What Time Is The February 2018 Partial Solar Eclipse? Here’s What To Know Before You Make Plans To Watch It

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On Feb. 15, 2018, first partial solar eclipse of the year will be visible over countries in the southern hemisphere. As most of us probably remember from total solar eclipse frenzy in Aug. 2017, solar eclipses can be pretty cool to see — watching the world get a bit darker during the day, apart from being slightly like something out of a Roland Emmerich film, isn't something you get to experience every day. So, with the first partial solar eclipse of the year fast approaching, those who are in the countries that will be able to view the eclipse — mostly in South America, as well as Antarctica (what up, penguins!) — many are likely wondering what time the Feb. partial solar eclipse occurs so they can make sure to watch it.

First things first: what causes a partial solar eclipse? How is it different than a total solar eclipse? Well, simply put, the difference lies in the the names: One is a total eclipse of the sun, and one is a partial eclipse where the sun is only blocked out a certain amount.

So, where can you see the partial solar eclipse happening in February? Well if you've always been looking for an excuse to finally take a trip to Antartica, I think I have one for you. Unfortunately, the partial solar eclipse will only be visible in Antartica, the southern end of South America and the surrounding oceans. Some of the countries included in the eclipse umbrella are Argentina, Uruguay, Chile, and Paraguay, so if Antartica isn't your thing, one of these countries might be.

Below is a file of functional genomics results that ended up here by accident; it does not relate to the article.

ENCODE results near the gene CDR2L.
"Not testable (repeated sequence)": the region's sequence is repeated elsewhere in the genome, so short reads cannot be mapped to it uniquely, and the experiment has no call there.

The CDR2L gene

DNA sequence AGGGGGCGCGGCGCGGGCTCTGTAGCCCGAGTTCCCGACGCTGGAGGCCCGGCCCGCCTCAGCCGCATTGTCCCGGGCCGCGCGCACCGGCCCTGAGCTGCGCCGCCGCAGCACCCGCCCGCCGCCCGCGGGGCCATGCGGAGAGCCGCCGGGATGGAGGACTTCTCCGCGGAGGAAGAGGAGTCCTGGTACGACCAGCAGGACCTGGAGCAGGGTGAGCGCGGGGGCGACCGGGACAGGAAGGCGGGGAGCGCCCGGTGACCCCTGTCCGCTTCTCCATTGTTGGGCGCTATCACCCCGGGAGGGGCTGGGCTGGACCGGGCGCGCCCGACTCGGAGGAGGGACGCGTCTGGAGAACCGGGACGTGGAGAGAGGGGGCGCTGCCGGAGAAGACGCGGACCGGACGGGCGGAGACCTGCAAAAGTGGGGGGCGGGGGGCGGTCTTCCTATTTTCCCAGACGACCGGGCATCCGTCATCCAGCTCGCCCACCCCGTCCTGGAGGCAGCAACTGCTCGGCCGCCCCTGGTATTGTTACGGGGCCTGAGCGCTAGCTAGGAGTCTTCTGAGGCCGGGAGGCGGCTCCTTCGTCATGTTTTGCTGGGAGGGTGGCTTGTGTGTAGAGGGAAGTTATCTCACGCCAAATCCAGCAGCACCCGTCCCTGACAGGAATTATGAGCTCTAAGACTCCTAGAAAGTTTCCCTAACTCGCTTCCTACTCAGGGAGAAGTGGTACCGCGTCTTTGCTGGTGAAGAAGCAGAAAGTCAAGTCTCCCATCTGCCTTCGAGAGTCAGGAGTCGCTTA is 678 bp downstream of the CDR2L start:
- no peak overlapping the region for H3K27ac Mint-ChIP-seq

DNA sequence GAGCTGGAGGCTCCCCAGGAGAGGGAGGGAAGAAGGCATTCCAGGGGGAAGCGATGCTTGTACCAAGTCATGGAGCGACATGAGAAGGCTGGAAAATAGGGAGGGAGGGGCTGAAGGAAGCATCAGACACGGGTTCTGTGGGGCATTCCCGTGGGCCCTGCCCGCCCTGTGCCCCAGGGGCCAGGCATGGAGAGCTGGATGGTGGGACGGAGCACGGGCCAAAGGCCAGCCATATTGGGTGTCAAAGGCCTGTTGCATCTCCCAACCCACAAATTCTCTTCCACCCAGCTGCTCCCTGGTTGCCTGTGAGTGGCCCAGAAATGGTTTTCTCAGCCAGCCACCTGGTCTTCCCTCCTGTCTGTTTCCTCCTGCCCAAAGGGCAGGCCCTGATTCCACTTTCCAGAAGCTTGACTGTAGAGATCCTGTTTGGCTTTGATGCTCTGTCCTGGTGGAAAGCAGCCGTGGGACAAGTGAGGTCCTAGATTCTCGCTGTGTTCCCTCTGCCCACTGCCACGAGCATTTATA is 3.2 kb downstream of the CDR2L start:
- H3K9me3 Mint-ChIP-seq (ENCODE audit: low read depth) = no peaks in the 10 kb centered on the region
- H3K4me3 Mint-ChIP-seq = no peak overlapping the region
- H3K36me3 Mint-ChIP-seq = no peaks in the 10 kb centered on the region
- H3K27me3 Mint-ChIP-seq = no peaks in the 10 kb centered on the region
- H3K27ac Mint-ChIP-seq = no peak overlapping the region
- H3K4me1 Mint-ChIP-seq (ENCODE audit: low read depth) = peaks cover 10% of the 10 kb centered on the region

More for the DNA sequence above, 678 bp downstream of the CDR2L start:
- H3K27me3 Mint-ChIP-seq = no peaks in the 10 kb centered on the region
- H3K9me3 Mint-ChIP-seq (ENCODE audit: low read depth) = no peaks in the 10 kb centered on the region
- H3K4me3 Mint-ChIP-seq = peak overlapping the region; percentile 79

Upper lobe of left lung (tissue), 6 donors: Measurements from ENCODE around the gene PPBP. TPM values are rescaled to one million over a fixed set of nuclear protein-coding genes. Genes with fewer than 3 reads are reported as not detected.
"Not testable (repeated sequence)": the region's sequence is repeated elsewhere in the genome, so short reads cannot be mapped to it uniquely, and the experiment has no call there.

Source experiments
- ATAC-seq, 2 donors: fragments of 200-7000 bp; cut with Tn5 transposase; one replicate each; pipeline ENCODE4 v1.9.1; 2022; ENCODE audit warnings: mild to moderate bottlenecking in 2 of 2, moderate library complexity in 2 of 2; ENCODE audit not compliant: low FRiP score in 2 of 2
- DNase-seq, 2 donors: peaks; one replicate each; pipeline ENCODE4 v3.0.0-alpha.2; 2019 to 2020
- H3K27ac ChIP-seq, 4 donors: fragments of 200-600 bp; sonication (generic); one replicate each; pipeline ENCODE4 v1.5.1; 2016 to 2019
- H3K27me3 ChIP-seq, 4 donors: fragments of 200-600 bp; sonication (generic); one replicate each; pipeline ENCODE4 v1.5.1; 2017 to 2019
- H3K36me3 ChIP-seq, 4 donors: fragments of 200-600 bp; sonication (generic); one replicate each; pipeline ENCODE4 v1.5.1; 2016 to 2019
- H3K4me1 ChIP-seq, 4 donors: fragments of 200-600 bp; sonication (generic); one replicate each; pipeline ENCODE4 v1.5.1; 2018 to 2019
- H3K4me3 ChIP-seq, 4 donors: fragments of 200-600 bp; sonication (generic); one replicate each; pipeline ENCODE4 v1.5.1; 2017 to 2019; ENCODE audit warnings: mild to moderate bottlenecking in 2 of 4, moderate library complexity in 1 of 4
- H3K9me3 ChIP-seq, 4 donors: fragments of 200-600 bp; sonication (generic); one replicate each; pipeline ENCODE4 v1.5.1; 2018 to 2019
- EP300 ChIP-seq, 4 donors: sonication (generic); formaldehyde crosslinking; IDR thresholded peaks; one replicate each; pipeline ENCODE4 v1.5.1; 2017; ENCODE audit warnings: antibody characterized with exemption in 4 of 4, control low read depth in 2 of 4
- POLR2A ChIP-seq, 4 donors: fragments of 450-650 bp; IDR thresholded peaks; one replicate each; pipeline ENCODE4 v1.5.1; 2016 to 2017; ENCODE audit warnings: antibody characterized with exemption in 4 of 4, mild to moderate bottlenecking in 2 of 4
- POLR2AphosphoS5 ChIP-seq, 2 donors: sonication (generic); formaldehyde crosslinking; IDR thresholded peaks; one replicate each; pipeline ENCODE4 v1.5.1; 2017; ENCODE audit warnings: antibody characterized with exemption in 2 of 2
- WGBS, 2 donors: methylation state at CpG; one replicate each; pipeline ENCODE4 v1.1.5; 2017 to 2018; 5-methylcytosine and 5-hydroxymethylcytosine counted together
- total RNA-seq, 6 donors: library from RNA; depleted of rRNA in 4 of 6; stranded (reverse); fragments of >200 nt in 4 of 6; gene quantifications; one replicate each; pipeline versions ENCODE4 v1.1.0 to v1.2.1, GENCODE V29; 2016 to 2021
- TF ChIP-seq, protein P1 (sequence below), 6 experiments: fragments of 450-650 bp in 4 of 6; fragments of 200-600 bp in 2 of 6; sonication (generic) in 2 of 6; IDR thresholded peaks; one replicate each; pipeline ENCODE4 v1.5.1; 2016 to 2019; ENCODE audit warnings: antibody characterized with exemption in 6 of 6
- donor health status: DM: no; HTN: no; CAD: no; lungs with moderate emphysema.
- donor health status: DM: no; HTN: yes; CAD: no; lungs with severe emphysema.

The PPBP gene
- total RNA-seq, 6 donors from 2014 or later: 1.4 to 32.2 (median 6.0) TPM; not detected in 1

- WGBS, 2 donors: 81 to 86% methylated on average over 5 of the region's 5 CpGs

If you are in one of those areas, what time the February partial solar eclipse will take place is a bit varied. According to TimeandDate.com, the eclipse will begin over Antartica at about 6:55 p.m. local time. Researchers in Antartica are in for a treat as the partial solar eclipse not only starts there, but is most prominent over the continent as well.

A solar eclipse's magnitude measures how much of the sun's diameter is covered by the moon. For viewers in Antartica on the coast, east of the Antarctic Peninsula, the coverage will be .599 at it's strongest.

On the other hand, if you go north to Buenos Aires, Argentina, the eclipse will reach it's maximum coverage at 7:12 p.m. local time, only peaking at .166 magnitude. While the major city is still in the path of the eclipse, it is much farther north, having less of an impact.

Falling in the middle of the spectrum is the town of Stanley in the Falkland Islands. Here the eclipse will begin at 5:46 p.m. local time, reaching it's maximum coverage at 6:42 p.m. Here a magnitude of .398 will be visible.

When Can You See A Solar Eclipse In America Next?

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While solar eclipses happen in one form or another a few times a year, unfortunately the next few years will not have an solar eclipse that's visible in the United States. While it's a bit inconvenient, just like with Antartica, I think it makes for a perfect excuse to travel. Plus, everything seems cooler when you're seeing it away from home. The Aug. 11, 2018 partial solar eclipse will be visible from northern Europe and the northeast side of Asia. Plus, it's highest magnitude will be larger, coming in at .737, definitely a reason to take a late summer holiday.

If you're looking to catch the partial solar eclipse this February, it's not too late to catch a flight somewhere. Otherwise check out some pictures online and wait until the next one heads to America. Now, excuse me while I try to get to Antartica really quickly.